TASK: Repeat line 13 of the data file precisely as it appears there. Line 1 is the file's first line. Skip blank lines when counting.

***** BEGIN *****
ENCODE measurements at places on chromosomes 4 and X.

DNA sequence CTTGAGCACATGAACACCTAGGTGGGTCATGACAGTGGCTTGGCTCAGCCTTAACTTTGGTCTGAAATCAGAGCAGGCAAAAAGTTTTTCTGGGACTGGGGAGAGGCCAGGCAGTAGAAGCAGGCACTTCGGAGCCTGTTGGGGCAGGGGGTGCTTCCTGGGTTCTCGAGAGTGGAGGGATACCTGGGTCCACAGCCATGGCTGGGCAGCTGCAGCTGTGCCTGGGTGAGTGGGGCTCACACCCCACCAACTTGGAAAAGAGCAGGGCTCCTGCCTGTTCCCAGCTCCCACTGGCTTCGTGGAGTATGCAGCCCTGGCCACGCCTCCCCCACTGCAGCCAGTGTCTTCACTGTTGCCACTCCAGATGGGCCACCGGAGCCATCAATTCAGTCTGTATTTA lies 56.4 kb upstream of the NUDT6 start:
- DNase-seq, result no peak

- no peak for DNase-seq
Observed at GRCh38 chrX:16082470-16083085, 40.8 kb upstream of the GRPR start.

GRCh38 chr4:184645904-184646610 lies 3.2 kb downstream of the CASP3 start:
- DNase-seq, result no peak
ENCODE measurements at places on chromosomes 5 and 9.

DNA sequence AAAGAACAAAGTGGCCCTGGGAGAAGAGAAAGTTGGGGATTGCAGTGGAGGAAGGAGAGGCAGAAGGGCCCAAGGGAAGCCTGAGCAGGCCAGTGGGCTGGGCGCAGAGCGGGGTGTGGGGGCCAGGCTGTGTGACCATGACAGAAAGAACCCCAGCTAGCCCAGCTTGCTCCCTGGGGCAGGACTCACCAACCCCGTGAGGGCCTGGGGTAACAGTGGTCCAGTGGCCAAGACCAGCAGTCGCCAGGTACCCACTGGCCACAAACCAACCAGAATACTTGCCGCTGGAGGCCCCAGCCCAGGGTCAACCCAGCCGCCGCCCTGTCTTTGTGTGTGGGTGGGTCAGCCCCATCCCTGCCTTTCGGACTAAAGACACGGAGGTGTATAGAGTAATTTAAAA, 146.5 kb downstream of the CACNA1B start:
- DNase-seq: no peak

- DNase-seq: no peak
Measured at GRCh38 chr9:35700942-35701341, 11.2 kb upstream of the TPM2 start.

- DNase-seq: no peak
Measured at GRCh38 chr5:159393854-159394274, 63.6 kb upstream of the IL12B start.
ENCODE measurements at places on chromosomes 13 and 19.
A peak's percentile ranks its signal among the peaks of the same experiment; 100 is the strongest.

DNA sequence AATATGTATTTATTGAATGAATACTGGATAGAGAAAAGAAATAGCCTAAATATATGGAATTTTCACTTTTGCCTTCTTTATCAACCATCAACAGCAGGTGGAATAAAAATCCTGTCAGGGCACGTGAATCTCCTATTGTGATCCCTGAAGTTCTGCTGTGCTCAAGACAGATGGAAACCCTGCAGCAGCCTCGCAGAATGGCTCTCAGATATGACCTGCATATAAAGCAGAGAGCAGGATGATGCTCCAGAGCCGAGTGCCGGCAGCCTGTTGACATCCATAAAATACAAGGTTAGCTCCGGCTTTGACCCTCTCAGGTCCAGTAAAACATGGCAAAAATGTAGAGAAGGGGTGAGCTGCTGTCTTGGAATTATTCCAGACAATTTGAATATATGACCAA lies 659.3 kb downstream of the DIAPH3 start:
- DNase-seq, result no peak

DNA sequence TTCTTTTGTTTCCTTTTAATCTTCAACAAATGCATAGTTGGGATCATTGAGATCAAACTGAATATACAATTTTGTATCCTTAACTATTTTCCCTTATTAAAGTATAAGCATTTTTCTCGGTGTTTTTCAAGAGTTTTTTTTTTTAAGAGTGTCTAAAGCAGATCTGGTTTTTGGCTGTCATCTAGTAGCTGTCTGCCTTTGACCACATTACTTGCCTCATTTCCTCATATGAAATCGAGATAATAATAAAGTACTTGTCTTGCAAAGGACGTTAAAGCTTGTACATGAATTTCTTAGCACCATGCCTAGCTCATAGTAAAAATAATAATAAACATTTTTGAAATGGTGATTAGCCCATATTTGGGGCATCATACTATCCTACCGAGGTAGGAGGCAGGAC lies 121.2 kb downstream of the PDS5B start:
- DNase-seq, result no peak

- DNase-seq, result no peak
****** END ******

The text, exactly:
- DNase-seq: no peak